I’m a little late to this party, but I wanted to report that Elisa Camahort, co-founder of the Blogher conference, has discovered two bloggers that lifted portions of their reports on the conference straight from the San Francisco Chronicle’s article on the same subject.
Even though the story first hit the Internet on August second, reported at the link above with cited examples, neither blogger has removed the work nor made any clear attempts to modify them. While one of the bloggers hasn’t posted anything new to her site as of this writing and may have abandoned her blog altogether, the other posted an entry dated Aug. 5th, also on the Blogher conference.
(Editor’s Note: This article has been updated below with responses and reactions from the two bloggers involved. Please see those notes for further information.)
What’s surprising to me about this incident is that two bloggers, especially one who has been doing it for nearly two years, would lift from such an obvious source. The conference was held in San Francisco and, since the Chronicle was the local paper for it, the world was turning to it for information. Such a theft was almost destined to be discovered.
Finally, Carrie Kirby, the reporter at the San Francisco Chronicle who’s article was plagiarized, was unaware of the theft until PlagiarismToday contacted her regarding it earlier today. I am still waiting on word as to what action, if any, the Chronicle may take on this matter.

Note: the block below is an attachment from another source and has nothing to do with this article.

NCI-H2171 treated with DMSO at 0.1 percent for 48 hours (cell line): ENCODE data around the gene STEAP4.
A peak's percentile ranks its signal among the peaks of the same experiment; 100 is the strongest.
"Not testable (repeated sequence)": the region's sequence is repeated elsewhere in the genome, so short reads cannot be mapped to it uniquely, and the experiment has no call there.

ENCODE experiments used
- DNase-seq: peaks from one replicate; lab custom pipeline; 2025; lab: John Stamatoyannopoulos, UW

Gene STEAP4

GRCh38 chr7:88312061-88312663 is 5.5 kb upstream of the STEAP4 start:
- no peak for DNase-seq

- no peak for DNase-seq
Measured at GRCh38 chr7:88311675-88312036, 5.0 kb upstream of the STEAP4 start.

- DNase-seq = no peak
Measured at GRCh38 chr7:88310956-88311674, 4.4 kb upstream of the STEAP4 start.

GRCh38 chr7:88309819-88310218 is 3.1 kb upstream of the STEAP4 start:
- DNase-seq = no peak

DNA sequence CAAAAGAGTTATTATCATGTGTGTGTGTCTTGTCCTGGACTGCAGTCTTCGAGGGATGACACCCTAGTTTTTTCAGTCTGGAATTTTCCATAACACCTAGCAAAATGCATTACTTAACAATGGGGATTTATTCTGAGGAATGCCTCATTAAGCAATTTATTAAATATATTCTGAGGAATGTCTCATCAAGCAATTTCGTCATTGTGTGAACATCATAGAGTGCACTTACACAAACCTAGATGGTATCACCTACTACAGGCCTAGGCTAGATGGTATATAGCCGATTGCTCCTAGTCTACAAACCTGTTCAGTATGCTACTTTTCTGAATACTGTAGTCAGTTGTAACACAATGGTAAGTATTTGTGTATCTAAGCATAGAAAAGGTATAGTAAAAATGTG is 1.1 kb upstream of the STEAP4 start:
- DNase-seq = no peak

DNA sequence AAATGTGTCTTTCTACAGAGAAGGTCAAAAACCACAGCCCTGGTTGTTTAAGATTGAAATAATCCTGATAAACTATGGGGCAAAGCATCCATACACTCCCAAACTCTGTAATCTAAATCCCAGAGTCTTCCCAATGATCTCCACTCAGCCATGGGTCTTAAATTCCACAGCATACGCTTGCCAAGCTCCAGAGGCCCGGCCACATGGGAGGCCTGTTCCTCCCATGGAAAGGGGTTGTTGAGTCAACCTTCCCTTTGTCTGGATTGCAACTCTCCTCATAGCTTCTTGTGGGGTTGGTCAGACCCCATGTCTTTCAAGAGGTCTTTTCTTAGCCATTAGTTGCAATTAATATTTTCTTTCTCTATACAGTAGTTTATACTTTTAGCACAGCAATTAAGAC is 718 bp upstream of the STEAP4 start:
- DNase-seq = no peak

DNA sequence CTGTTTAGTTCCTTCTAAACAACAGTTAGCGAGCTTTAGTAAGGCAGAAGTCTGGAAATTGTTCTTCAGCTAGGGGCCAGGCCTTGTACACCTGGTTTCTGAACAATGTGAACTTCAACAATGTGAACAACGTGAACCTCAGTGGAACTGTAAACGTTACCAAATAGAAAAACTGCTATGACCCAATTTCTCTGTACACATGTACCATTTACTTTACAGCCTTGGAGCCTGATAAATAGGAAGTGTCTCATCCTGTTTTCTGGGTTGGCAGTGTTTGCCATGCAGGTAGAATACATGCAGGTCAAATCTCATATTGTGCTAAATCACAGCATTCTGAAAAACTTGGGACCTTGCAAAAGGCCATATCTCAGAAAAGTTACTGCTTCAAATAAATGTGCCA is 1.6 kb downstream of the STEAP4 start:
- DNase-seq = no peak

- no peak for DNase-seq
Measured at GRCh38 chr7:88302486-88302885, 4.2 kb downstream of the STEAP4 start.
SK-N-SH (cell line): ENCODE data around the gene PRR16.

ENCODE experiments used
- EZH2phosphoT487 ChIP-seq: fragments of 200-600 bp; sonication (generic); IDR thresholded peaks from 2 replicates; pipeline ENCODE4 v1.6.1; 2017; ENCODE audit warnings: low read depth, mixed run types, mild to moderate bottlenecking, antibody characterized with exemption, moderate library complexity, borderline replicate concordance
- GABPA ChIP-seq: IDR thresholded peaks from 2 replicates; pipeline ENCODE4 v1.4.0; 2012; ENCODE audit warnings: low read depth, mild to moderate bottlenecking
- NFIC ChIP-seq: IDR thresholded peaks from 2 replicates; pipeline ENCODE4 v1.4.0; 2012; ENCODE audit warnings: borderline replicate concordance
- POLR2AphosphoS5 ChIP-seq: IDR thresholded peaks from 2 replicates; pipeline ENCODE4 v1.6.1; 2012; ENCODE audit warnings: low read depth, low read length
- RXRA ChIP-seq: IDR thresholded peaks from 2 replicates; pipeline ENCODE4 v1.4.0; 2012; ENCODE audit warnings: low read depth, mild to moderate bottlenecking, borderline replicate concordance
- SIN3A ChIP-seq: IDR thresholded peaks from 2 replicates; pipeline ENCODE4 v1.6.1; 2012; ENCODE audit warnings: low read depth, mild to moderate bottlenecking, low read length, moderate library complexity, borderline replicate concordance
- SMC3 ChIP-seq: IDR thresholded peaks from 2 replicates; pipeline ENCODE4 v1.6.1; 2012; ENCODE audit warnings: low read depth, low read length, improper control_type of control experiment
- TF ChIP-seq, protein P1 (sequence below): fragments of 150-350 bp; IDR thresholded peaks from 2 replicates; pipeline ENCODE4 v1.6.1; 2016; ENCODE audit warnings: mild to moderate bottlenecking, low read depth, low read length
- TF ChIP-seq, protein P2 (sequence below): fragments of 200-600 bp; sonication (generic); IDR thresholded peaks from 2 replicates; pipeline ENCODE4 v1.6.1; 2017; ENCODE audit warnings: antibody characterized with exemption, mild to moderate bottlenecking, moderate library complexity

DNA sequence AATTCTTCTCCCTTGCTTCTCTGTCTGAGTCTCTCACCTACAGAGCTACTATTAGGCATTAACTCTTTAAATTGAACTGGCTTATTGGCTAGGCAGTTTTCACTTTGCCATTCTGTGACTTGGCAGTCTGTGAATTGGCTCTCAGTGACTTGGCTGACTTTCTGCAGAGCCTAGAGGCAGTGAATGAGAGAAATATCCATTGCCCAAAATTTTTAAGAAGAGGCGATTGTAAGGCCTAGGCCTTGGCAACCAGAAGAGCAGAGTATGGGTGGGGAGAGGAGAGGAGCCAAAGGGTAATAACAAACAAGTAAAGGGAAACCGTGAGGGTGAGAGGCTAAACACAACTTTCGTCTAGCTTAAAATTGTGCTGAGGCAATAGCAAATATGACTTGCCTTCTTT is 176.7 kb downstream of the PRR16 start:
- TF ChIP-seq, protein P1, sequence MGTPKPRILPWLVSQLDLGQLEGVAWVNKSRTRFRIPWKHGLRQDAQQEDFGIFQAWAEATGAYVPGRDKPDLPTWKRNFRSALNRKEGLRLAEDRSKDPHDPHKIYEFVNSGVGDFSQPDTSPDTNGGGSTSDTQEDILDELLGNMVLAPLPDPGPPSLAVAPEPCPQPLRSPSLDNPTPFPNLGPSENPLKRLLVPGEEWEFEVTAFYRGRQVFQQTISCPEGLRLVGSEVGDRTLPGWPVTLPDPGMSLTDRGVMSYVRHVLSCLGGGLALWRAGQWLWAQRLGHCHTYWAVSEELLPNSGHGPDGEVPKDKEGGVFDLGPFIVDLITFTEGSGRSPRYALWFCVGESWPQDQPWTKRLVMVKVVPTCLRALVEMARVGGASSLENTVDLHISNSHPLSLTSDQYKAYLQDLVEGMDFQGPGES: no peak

I will be posting updates to this entry and to the blog itself as events unfold. Please stay tuned for further details.
(08/06/2005) One of the bloggers involved, thecorner, has posted an apology on his blog, modified the entry and sent a letter of apology to Carrie Kirby, the reporter who wrote the article. For further details see his comment below. The other blogger has not written back as of yet.
(08/06/2005) The other blogger, Charlotte, has removed the infringing post and sent this comment to Plagiarism Today: “I would like to apologize for my error in judgement regarding the information on the BlogHer Conference posted on my weblog. In my enthusiasm for the conference and the wonderful things these women were doing, unfortunately I hastily posted information that was not original. It was my intention to write about the conference to promote it, although I never got back to the posting. I am new to blogging, as I began a few weeks ago. The post has been removed. Lesson learned. My intentions were honorable. ”
[tags]Plagiarism, Journalism, Blogging, Content Theft[/tags]